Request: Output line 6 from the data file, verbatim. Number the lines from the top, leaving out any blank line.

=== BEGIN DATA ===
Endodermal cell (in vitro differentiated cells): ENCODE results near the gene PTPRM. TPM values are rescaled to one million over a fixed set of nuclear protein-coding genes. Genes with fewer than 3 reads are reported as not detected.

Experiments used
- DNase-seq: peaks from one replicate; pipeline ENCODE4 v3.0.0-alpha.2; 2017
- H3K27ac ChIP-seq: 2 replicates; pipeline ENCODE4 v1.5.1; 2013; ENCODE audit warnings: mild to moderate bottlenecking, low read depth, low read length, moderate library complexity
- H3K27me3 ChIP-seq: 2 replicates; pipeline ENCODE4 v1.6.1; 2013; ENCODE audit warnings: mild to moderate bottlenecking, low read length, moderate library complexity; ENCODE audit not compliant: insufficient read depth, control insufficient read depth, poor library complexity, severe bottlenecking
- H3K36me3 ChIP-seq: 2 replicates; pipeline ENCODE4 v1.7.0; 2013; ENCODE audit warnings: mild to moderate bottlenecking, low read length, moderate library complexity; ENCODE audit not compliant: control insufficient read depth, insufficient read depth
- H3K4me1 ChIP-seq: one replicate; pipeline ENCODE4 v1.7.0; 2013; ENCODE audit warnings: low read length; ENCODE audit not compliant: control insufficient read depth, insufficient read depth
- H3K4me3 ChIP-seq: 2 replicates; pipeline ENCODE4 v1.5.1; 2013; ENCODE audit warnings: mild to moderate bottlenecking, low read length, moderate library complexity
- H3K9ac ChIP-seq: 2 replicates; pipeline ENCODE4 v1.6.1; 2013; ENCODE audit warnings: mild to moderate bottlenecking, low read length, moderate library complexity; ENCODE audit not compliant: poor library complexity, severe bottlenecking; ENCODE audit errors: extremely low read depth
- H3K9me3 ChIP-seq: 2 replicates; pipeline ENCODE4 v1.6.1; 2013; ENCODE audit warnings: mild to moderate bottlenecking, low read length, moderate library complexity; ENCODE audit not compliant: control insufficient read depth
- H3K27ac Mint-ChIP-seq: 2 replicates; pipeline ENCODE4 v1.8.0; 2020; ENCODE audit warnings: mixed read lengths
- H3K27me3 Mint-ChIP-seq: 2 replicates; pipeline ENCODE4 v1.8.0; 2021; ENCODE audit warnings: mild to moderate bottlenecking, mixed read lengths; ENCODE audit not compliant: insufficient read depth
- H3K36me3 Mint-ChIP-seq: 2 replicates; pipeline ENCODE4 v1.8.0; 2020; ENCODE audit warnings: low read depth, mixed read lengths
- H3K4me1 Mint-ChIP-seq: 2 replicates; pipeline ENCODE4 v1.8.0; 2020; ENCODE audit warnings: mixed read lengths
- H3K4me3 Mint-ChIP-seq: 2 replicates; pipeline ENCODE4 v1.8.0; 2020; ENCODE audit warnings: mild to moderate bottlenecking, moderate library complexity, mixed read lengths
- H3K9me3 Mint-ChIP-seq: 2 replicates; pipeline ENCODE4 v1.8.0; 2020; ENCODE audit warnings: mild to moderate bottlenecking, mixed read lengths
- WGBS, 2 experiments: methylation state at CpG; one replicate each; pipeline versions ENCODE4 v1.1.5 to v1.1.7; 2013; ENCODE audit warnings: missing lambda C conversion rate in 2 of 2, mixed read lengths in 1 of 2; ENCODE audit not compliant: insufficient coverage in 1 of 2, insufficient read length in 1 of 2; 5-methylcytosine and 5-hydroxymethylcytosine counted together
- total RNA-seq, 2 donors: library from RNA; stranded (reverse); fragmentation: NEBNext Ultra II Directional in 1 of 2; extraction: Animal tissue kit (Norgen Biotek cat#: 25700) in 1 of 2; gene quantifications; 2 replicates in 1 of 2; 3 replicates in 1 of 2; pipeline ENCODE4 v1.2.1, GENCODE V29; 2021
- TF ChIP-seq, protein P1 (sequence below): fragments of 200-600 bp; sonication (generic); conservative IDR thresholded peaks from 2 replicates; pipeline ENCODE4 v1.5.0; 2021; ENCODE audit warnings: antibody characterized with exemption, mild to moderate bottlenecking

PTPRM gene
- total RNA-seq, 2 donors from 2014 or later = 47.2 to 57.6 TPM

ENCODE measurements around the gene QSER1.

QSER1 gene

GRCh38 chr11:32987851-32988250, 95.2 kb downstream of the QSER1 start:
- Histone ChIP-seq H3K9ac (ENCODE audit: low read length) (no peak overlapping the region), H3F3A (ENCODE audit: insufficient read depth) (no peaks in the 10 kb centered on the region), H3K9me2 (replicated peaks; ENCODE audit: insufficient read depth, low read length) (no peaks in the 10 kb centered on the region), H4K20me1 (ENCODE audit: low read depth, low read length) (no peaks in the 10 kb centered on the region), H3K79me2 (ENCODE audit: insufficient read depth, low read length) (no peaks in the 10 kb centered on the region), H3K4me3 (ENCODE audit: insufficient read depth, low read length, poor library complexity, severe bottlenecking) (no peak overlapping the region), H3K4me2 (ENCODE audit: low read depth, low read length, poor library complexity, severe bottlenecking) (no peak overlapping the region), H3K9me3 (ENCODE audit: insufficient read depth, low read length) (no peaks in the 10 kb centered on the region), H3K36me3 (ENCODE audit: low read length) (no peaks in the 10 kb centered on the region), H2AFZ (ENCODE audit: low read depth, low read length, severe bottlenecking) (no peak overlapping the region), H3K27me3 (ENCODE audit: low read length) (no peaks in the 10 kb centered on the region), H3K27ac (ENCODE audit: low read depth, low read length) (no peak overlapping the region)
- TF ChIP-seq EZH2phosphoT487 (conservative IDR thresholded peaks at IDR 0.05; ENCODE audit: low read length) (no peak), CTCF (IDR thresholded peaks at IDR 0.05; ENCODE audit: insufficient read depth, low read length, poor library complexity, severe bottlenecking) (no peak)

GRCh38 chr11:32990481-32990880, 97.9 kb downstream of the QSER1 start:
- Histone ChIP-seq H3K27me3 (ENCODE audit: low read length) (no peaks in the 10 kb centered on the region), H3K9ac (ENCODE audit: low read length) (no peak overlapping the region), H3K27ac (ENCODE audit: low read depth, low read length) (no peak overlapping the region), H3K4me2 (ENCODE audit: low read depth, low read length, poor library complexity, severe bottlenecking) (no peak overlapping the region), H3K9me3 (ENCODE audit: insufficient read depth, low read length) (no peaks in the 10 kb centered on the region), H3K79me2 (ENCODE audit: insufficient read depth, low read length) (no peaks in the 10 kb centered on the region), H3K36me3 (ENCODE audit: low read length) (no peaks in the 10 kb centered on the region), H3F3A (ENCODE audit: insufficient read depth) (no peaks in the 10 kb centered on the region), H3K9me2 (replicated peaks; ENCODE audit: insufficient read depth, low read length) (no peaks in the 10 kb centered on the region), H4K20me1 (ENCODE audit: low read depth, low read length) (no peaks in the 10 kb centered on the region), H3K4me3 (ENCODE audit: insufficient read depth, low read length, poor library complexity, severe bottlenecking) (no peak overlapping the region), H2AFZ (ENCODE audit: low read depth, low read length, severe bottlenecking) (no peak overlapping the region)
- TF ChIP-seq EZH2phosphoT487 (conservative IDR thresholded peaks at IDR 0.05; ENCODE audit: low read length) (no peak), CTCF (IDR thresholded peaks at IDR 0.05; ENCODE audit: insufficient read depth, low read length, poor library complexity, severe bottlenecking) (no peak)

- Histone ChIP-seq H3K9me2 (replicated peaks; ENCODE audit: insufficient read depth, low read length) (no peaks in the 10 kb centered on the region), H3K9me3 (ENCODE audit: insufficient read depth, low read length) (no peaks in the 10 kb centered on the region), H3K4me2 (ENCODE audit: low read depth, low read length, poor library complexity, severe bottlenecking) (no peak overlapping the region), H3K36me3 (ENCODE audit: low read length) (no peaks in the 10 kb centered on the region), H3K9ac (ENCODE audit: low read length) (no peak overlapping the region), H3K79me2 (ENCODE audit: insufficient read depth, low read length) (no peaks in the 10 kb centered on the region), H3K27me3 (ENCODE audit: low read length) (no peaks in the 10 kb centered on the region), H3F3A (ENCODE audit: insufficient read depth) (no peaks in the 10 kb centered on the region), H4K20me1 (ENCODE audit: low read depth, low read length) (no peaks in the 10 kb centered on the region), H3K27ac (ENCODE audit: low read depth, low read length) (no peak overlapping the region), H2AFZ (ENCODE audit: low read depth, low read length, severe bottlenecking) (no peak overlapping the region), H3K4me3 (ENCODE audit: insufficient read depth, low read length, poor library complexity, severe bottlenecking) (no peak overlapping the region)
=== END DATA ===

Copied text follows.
- H3K36me3 ChIP-seq: 2 replicates; pipeline ENCODE4 v1.7.0; 2013; ENCODE audit warnings: mild to moderate bottlenecking, low read length, moderate library complexity; ENCODE audit not compliant: control insufficient read depth, insufficient read depth